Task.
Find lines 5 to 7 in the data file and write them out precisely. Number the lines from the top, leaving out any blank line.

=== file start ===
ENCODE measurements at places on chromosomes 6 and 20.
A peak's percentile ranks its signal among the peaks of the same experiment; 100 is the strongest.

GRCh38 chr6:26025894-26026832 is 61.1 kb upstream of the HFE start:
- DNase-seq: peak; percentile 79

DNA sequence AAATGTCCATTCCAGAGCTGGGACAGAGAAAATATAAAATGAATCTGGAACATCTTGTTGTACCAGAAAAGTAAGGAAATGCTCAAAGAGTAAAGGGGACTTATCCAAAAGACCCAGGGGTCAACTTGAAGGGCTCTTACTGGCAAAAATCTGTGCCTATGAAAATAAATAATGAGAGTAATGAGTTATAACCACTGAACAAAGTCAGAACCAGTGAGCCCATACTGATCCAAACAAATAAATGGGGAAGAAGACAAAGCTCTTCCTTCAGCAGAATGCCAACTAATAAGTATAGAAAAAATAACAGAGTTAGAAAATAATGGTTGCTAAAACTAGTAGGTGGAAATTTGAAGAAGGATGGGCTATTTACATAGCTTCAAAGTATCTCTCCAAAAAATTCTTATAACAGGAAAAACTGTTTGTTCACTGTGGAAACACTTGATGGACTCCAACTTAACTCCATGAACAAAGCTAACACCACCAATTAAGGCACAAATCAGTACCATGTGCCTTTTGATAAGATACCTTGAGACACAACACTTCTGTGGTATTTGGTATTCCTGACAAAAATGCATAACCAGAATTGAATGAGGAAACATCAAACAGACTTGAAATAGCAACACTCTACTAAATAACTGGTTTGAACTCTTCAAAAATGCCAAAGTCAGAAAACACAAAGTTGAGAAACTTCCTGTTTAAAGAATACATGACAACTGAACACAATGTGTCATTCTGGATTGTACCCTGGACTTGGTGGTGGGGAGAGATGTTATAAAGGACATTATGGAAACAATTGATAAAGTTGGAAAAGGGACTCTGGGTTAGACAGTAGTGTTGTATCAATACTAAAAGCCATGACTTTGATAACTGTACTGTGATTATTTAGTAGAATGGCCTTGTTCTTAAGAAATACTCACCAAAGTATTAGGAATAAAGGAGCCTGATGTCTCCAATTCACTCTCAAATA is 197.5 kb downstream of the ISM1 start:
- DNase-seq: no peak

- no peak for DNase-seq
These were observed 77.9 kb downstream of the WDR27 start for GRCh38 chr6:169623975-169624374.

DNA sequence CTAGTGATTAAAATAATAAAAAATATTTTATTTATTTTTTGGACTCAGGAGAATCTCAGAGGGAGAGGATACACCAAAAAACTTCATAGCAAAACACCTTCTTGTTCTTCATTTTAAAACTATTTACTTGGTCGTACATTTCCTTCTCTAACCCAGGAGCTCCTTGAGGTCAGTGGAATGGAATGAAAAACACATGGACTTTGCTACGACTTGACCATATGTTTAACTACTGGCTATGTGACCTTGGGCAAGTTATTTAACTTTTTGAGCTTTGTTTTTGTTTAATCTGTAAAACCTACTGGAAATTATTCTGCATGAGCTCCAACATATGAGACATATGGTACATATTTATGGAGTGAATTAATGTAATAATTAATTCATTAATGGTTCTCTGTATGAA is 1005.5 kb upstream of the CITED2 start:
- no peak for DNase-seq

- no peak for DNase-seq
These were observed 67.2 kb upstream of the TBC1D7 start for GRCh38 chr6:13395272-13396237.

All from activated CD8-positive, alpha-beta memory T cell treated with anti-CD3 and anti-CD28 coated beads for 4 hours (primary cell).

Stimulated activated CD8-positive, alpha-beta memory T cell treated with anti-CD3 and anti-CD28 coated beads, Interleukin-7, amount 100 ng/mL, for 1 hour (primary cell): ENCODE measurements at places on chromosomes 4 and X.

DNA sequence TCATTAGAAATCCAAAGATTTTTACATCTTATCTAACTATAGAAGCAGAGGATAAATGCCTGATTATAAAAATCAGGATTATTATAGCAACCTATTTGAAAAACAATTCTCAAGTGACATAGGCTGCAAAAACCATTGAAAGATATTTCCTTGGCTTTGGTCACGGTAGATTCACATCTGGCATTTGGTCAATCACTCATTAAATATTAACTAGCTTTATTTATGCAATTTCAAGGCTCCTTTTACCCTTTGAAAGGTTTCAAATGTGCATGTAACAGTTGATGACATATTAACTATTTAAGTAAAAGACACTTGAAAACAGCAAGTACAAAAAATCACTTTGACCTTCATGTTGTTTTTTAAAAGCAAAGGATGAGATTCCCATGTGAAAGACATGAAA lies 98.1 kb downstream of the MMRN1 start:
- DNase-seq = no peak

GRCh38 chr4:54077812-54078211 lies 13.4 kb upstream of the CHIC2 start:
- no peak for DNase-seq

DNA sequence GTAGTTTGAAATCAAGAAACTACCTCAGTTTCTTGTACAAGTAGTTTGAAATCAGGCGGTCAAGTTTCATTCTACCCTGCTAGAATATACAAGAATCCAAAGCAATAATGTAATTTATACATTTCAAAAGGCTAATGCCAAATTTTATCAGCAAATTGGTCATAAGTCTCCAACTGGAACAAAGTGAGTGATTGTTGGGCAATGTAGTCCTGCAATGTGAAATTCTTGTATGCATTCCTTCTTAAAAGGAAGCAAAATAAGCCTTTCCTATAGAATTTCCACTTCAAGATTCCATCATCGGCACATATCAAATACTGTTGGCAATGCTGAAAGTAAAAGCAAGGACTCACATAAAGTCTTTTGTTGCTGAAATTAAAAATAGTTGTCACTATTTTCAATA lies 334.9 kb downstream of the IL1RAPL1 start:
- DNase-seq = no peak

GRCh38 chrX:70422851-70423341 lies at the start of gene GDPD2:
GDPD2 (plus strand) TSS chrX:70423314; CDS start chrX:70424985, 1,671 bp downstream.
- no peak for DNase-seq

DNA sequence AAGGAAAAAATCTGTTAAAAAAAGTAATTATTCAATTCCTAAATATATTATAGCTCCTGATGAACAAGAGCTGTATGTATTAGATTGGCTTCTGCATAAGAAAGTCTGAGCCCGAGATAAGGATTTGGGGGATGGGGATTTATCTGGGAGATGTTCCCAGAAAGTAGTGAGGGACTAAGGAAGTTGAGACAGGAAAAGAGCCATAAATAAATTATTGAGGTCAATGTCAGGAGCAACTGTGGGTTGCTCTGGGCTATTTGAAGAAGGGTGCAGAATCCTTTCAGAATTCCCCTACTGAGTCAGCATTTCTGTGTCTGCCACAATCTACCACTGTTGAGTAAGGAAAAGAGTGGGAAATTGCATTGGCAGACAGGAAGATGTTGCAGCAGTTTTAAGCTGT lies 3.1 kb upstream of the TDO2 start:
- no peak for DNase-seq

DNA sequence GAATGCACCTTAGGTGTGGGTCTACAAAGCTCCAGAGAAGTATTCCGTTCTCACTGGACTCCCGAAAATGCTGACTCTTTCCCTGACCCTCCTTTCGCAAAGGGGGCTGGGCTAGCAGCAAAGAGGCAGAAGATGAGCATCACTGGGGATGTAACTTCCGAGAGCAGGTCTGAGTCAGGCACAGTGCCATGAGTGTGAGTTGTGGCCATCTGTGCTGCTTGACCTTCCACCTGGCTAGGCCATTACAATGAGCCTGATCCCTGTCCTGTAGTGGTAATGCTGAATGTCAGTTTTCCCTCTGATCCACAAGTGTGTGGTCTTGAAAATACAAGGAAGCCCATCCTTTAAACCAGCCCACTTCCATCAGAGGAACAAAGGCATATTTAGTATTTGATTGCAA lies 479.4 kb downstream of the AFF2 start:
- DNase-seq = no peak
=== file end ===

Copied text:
DNA sequence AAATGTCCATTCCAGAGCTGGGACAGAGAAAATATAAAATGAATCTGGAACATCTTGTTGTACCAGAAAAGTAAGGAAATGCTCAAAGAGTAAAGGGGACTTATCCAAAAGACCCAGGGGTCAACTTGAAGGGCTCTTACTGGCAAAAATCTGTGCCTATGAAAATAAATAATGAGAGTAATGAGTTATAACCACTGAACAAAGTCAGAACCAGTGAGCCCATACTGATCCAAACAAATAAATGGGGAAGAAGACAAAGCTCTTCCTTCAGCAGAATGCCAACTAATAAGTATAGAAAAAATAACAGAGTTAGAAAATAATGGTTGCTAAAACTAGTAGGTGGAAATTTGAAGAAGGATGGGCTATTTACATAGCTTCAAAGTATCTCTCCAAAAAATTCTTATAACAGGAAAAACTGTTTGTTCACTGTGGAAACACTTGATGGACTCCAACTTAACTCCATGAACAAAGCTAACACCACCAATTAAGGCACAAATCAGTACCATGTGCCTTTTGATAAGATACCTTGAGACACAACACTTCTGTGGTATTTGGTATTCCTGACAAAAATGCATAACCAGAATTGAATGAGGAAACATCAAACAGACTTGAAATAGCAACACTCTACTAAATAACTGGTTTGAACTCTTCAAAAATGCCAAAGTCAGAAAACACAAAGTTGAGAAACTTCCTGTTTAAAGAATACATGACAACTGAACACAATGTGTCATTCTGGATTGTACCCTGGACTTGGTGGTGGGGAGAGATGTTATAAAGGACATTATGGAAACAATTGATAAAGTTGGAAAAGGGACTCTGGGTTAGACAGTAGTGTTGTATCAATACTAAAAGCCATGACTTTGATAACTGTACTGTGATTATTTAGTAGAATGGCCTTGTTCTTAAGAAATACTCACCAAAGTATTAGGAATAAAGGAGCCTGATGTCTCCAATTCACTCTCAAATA is 197.5 kb downstream of the ISM1 start:
- DNase-seq: no peak

- no peak for DNase-seq